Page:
SPITZER’S 16 YEARS OF SCANNING THE COSMOS
By Lily Katzman/Smithsonianmag.com
Even those of us who haven’t spent our careers creating images of the universe from Spitzer data can appreciate the loss. On January 30, NASA’s Spitzer Space Telescope concluded 16 years of infrared observations that allowed scientists to reveal some of the most hidden regions of our universe. With a primary mission of only two-and-a-half years, Spitzer’s small size and efficiency propelled the telescope to exceed scientists’ expectations, revolutionizing our understanding of exoplanets, the composition of planetary systems, and even the earliest star formations.
But now, as Spitzer’s batteries reach the end of their lives, the telescope is experiencing communication barriers and cooling difficulties. The Spitzer team at NASA and the California Institute of Technology has no choice but to bid the spacecraft farewell.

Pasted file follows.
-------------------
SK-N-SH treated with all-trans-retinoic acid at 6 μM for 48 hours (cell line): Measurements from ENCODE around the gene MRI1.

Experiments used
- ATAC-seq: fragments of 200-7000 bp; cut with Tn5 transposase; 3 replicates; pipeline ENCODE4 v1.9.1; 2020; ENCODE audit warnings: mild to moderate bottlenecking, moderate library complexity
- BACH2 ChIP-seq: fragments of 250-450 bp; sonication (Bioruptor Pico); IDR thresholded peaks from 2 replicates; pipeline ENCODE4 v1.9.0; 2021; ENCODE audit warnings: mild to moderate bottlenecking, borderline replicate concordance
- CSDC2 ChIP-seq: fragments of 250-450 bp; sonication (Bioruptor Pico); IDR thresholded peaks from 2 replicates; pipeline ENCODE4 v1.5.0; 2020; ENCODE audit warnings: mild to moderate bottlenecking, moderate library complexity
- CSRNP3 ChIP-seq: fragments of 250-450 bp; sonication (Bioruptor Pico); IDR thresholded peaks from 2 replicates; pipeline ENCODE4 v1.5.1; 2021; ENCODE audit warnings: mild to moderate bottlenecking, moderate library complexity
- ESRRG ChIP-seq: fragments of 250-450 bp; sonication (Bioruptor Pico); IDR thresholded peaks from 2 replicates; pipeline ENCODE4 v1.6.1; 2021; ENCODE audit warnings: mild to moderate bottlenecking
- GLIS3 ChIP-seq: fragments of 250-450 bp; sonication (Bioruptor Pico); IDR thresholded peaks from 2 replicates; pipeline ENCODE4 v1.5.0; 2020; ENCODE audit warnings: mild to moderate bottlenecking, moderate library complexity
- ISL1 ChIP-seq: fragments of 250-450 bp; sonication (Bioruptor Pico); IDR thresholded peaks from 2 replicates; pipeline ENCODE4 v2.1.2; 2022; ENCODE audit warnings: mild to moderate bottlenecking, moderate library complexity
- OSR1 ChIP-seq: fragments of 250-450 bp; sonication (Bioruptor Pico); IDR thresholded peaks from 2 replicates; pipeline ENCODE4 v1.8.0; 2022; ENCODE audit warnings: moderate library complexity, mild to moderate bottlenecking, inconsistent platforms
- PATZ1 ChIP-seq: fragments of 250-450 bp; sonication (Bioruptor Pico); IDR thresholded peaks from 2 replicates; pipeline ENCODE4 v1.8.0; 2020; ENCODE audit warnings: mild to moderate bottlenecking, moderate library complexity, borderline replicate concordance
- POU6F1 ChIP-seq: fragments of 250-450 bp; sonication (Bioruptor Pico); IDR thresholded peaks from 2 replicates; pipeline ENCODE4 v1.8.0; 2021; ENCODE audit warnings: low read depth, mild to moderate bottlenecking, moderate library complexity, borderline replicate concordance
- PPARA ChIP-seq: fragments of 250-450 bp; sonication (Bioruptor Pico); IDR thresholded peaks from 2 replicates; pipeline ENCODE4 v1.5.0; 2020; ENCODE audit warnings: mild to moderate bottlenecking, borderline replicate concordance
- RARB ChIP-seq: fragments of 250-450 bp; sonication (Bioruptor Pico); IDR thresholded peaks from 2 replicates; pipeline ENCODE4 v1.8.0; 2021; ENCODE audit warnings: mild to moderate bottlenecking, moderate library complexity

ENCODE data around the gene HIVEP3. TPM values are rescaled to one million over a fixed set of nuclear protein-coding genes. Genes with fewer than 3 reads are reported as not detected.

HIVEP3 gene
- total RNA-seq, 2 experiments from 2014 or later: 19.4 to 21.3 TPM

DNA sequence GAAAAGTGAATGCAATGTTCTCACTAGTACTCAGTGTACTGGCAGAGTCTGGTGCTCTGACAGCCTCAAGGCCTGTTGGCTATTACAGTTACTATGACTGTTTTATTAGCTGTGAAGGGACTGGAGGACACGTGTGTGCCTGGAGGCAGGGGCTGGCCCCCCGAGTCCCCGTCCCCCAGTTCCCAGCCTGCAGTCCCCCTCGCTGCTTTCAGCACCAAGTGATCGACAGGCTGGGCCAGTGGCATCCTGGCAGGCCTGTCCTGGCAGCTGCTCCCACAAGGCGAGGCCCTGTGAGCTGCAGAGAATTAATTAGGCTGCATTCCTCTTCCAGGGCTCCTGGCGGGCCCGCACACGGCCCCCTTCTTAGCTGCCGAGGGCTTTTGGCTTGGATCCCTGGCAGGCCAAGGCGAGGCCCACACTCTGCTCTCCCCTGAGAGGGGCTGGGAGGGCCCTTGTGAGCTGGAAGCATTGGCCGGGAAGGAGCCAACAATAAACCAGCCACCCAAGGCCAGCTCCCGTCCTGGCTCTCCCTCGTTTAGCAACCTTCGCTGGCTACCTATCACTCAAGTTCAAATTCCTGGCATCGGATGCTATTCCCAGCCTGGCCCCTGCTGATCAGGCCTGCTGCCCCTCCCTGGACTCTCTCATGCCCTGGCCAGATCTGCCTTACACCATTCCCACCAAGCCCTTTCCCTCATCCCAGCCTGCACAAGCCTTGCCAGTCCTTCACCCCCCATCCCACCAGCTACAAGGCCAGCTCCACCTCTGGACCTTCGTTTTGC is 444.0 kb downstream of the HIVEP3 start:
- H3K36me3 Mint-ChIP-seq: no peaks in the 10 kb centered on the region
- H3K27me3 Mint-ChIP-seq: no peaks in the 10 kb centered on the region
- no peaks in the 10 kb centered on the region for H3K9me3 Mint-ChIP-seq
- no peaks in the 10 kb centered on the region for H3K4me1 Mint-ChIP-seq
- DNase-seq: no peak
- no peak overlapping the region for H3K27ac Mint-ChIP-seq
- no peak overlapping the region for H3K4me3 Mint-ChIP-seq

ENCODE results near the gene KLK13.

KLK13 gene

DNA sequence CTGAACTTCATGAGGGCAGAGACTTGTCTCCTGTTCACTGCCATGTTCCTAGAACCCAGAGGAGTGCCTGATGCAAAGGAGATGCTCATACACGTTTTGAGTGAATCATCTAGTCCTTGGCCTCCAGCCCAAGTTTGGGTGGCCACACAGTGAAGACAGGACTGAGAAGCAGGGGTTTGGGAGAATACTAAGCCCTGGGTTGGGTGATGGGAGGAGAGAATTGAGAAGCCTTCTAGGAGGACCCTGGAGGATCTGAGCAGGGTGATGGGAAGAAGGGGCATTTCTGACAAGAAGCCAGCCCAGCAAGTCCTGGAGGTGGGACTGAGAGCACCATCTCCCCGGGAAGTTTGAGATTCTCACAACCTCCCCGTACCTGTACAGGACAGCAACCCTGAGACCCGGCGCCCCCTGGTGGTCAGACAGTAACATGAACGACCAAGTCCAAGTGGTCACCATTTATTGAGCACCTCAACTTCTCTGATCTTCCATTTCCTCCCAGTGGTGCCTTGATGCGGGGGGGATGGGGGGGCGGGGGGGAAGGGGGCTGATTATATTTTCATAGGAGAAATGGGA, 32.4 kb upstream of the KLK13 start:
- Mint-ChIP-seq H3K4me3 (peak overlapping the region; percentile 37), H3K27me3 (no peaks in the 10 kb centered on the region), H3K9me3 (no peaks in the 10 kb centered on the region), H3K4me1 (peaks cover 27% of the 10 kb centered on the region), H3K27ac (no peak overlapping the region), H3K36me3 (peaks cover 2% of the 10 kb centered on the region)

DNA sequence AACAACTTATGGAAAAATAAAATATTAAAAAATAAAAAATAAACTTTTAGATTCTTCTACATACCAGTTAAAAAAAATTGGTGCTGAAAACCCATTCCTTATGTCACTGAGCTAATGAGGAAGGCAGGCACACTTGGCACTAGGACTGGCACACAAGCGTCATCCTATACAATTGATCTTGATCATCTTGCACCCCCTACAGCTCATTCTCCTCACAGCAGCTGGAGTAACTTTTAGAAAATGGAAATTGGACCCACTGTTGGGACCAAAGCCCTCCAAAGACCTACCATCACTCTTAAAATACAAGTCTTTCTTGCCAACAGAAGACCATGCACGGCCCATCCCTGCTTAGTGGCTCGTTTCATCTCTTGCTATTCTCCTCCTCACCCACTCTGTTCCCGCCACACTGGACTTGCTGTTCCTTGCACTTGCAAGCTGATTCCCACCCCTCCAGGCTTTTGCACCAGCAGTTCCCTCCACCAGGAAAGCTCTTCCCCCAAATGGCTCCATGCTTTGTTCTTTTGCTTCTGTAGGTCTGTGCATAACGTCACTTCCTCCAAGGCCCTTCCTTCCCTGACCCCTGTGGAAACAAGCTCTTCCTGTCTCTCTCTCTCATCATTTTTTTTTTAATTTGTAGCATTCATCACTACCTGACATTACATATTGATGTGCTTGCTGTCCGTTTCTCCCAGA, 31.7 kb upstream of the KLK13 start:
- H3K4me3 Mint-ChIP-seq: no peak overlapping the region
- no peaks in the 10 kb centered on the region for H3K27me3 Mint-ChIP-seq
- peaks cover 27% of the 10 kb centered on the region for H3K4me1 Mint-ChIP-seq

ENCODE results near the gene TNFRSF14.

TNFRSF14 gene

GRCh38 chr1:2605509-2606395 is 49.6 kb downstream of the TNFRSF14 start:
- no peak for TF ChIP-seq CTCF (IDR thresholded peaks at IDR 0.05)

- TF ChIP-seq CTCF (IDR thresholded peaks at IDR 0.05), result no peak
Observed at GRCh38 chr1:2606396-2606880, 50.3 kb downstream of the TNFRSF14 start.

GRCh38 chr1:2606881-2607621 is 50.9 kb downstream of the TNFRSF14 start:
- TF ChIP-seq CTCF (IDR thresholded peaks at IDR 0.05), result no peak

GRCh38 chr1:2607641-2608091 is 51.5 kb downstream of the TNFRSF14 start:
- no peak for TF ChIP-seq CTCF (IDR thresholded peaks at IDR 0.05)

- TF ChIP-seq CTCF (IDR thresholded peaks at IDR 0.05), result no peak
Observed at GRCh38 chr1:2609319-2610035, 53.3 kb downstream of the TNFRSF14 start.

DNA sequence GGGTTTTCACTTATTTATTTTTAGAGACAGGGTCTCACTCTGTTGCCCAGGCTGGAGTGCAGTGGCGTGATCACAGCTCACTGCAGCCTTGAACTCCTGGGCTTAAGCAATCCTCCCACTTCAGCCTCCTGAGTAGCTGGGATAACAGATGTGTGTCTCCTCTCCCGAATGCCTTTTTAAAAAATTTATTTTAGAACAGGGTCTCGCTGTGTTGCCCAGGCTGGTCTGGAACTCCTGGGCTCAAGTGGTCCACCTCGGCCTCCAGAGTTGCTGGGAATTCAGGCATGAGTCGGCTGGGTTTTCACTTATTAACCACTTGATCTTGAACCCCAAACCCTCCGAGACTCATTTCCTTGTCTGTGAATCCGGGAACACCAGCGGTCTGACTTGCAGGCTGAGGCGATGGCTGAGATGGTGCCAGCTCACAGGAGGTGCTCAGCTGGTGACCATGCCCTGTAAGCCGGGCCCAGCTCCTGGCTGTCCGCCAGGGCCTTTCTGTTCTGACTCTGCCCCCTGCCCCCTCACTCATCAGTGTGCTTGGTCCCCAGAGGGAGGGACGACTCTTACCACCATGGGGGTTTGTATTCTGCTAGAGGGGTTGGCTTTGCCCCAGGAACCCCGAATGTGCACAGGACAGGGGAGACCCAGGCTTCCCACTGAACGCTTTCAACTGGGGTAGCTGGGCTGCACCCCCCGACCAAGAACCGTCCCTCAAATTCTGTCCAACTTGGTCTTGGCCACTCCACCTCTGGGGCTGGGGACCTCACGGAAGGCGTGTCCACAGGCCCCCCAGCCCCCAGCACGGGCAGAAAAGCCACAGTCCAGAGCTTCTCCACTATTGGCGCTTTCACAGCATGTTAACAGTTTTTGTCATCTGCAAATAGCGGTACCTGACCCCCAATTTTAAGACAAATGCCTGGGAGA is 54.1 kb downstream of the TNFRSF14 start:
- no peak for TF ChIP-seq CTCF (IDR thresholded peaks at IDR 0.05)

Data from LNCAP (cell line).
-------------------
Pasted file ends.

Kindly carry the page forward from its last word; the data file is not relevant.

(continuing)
“Spitzer has fundamentally changed astronomy textbooks,” says Sean Carey, manager of Spitzer’s Science Center at Caltech. “It’s told us so much about the universe in so many different aspects.”
Carol graduated from Riverside White Cross School of Nursing in Columbus, Ohio and received her diploma as a registered nurse. She attended Bowling Green State University where she received a Bachelor of Arts Degree in History and Literature. She attended the University of Toledo, College of Nursing, and received a Master’s of Nursing Science Degree as an Educator.
She has traveled extensively, is a photographer, and writes on medical issues. Carol has three children RJ, Katherine, and Stephen – one daughter-in-law; Katie – two granddaughters; Isabella Marianna and Zoe Olivia – and one grandson, Alexander Paul. She also shares her life with her husband Gordon Duff, many cats, and two rescues.